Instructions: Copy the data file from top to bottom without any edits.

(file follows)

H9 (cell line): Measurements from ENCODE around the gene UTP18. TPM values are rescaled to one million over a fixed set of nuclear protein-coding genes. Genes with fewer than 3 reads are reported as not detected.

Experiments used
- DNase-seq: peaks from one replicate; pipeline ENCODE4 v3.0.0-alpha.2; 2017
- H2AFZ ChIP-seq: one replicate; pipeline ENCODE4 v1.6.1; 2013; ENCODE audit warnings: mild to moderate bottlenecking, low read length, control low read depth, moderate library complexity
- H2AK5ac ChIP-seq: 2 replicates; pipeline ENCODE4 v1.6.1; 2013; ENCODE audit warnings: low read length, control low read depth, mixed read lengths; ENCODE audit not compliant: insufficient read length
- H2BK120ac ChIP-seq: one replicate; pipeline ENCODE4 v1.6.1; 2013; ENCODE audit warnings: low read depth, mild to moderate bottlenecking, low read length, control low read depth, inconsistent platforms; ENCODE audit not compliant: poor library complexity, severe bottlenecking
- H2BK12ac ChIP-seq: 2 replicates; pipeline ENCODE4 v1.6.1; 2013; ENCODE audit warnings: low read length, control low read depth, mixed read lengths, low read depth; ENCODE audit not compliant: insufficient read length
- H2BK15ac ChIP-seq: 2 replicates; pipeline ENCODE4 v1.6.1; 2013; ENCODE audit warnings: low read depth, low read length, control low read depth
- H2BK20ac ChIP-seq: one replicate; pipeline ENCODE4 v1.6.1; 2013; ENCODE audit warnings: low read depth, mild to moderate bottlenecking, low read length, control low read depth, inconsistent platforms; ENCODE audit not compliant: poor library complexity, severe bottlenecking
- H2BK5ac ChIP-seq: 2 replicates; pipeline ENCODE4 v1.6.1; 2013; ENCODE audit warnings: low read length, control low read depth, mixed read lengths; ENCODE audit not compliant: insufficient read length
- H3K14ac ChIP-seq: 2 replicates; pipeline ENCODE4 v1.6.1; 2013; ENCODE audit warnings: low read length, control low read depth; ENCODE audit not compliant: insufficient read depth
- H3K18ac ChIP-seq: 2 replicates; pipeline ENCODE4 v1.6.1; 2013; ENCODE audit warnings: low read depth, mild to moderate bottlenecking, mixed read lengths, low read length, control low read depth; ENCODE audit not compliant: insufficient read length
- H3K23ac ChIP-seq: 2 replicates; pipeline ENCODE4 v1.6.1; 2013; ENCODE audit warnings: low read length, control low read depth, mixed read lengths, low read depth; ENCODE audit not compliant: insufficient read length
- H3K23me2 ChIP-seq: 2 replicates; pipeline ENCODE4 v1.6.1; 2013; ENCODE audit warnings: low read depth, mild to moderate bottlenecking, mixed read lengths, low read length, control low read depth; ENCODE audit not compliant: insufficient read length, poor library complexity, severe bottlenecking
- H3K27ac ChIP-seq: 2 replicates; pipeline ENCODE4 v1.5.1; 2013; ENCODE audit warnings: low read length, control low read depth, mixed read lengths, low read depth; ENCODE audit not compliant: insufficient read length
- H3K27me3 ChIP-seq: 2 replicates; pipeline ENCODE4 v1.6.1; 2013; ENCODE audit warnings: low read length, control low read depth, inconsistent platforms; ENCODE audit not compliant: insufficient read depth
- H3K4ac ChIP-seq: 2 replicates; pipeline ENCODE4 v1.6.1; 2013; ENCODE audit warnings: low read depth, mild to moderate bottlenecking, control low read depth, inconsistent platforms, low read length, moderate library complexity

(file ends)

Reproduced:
H9 (cell line): Measurements from ENCODE around the gene UTP18. TPM values are rescaled to one million over a fixed set of nuclear protein-coding genes. Genes with fewer than 3 reads are reported as not detected.

Experiments used
- DNase-seq: peaks from one replicate; pipeline ENCODE4 v3.0.0-alpha.2; 2017
- H2AFZ ChIP-seq: one replicate; pipeline ENCODE4 v1.6.1; 2013; ENCODE audit warnings: mild to moderate bottlenecking, low read length, control low read depth, moderate library complexity
- H2AK5ac ChIP-seq: 2 replicates; pipeline ENCODE4 v1.6.1; 2013; ENCODE audit warnings: low read length, control low read depth, mixed read lengths; ENCODE audit not compliant: insufficient read length
- H2BK120ac ChIP-seq: one replicate; pipeline ENCODE4 v1.6.1; 2013; ENCODE audit warnings: low read depth, mild to moderate bottlenecking, low read length, control low read depth, inconsistent platforms; ENCODE audit not compliant: poor library complexity, severe bottlenecking
- H2BK12ac ChIP-seq: 2 replicates; pipeline ENCODE4 v1.6.1; 2013; ENCODE audit warnings: low read length, control low read depth, mixed read lengths, low read depth; ENCODE audit not compliant: insufficient read length
- H2BK15ac ChIP-seq: 2 replicates; pipeline ENCODE4 v1.6.1; 2013; ENCODE audit warnings: low read depth, low read length, control low read depth
- H2BK20ac ChIP-seq: one replicate; pipeline ENCODE4 v1.6.1; 2013; ENCODE audit warnings: low read depth, mild to moderate bottlenecking, low read length, control low read depth, inconsistent platforms; ENCODE audit not compliant: poor library complexity, severe bottlenecking
- H2BK5ac ChIP-seq: 2 replicates; pipeline ENCODE4 v1.6.1; 2013; ENCODE audit warnings: low read length, control low read depth, mixed read lengths; ENCODE audit not compliant: insufficient read length
- H3K14ac ChIP-seq: 2 replicates; pipeline ENCODE4 v1.6.1; 2013; ENCODE audit warnings: low read length, control low read depth; ENCODE audit not compliant: insufficient read depth
- H3K18ac ChIP-seq: 2 replicates; pipeline ENCODE4 v1.6.1; 2013; ENCODE audit warnings: low read depth, mild to moderate bottlenecking, mixed read lengths, low read length, control low read depth; ENCODE audit not compliant: insufficient read length
- H3K23ac ChIP-seq: 2 replicates; pipeline ENCODE4 v1.6.1; 2013; ENCODE audit warnings: low read length, control low read depth, mixed read lengths, low read depth; ENCODE audit not compliant: insufficient read length
- H3K23me2 ChIP-seq: 2 replicates; pipeline ENCODE4 v1.6.1; 2013; ENCODE audit warnings: low read depth, mild to moderate bottlenecking, mixed read lengths, low read length, control low read depth; ENCODE audit not compliant: insufficient read length, poor library complexity, severe bottlenecking
- H3K27ac ChIP-seq: 2 replicates; pipeline ENCODE4 v1.5.1; 2013; ENCODE audit warnings: low read length, control low read depth, mixed read lengths, low read depth; ENCODE audit not compliant: insufficient read length
- H3K27me3 ChIP-seq: 2 replicates; pipeline ENCODE4 v1.6.1; 2013; ENCODE audit warnings: low read length, control low read depth, inconsistent platforms; ENCODE audit not compliant: insufficient read depth
- H3K4ac ChIP-seq: 2 replicates; pipeline ENCODE4 v1.6.1; 2013; ENCODE audit warnings: low read depth, mild to moderate bottlenecking, control low read depth, inconsistent platforms, low read length, moderate library complexity